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Fines Set in Death from Paint Chemicals

Thursday, May 17, 2012

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A fatal accumulation of vapors from pools of spilled coating chemicals has led to 12 federal safety citations and $64,600 in fines against a Wisconsin manufacturer.

Ramon Torres, 55, of Horicon, WI, died quickly Nov. 29 from a toxic buildup of vapors from toluene and other chemicals in a closed room at Vivid Image Inc., in Theresa, WI. Thomas Persha, 65, also of Horicon, was found unconscious with Torres but recovered later at an area hospital.

 OSHA said the workers were working in high exposures of toluene in an unventilated room without respiratory protection.


OSHA said the workers were working in high exposures of toluene in an unventilated room without respiratory protection.

The Occupational Safety and Health Administration has issued 12 citations in the case, including two for violations considered “willful”—the highest level of infraction.

Vivid Image said in an automated phone message Thursday (May 17) that it had “discontinued operations” on Nov. 28—one day before the accident. If the company does not address the violations within 15 business days of receipt, OSHA considers the violations accepted.

Worker Saved

Persha’s wife had gone to the facility to check on her husband when she had been unable to reach him. When she arrived, she saw both men, through a window, face down in the chemicals and called 911, authorities said.

A hazmat team found three five-gallon containers of paint and coating chemicals tipped over and empty.

The Dodge County Sheriff’s Office later identified the chemicals as toluene, screen coating paint, and a resin used in coatings for metal. Vivid specializes in coatings for projection systems.

Persha was lucky to survive, authorities said.

“With great degree of certainty, this happened very immediately, very quick,” Dodge County Sheriff Todd Nehls told the Fond du Lac Reporter.

Willful Violations

According to OSHA, willful violations are those “committed with intentional, knowing or voluntary disregard for the law's requirements, or with plain indifference to worker safety and health.”

In this case, the willful violations were for allowing workers to work with toluene in an unventilated area without wearing respiratory protection and for exposing the workers to toluene beyond the peak level of 500 parts per million.

Toluene is a clear, colorless solvent commonly used in paints, thinners and glues. OSHA guidelines limit peak toluene exposure to 10 minutes per single time period for any eight-hour shift, with a time weighted average exposure of 200 parts per million.

Serious Violations

The company also was cited for 10 serious safety and health violations, including failure to:

• Evaluate toluene air concentrations;

• Shut off the ventilation system and block the exhaust duct while applying screen coating material containing toluene;

• Ban ignition sources from the coating room where flammable material was mixed and applied;

• Develop and implement a written hazard communication program;

• Train workers on the hazards of coating material;

• Properly store flammable liquids;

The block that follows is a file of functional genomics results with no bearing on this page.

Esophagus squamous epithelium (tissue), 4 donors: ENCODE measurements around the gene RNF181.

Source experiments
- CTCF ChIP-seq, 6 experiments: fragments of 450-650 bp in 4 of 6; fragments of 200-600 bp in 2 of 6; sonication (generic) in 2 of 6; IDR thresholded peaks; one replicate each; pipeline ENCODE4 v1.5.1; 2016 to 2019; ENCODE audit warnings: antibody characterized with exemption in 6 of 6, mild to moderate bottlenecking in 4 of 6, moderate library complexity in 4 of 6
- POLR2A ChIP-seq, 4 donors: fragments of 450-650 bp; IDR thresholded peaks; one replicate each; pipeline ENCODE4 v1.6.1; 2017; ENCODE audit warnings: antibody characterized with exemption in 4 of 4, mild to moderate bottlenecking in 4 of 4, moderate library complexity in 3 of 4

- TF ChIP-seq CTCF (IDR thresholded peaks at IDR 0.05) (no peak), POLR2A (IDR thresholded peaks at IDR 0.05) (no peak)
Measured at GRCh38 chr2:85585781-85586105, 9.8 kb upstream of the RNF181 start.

• Provide guarding on a table saw;

• Prevent exposed electrical wires, by using extension cords instead of permanent wiring; and

• Provide fork truck training.

A serious violation reflects “substantial probability” or death or serious injury from a hazard about which the employer knew or should have known.

Severe Violator

The willful violations put Vivid in OSHA’s Severe Violator Enforcement Program, which mandates targeted follow-up inspections of “recalcitrant employers” to ensure compliance with the law.

“Vivid Image has a responsibility to monitor workers’ exposure to known chemicals in its facility, ensure usage of protective equipment and train workers in workplace hazards,” said Kim Stille, OSHA's area director in Madison, WI.

Prior Accident

Dodge County Emergency Management Director Joe Meagher told the Fond du Lac newspaper that rescue workers had been called to Vivid before, under similar circumstances.

“They were called out there a couple of years ago when a UPS driver found workers unresponsive,” Meagher said.

No investigation was ordered, and the fate of those workers could not be determined Thursday, but they apparently survived. Only businesses with 10 or more employees are required to document work-related injuries and illnesses. Vivid Image has only three employees.


Tagged categories: Accidents; Citations; OSHA

Comment from Car F., (5/18/2012, 10:54 AM)

This publication is starting to read like the Obituary, evidently the criminals are running amock killing workers and paying little fines for their crimes. A con man who defrauded a bank [didn’t kill anyone] gets two years in jail. A company kills two employees and gets a small, token fine… tells you who is in control.

Comment from Anna Jolly, (5/21/2012, 11:35 AM)

In my opinion it is good that a trade journal includes the safety and health issues of that trade. Too many of these publications never mention safety, much less point out the risks of the business. This publication seems to cover all components of the painting industry, so that the managers of the business are aware of the effects of safety or lack of safety on their business. As a safety professional, it also allow me to understand safety in the paining business in context. I applaud Paint Square.

Comment from Car F., (5/22/2012, 10:40 AM)

I totally agree Ms. Jolly

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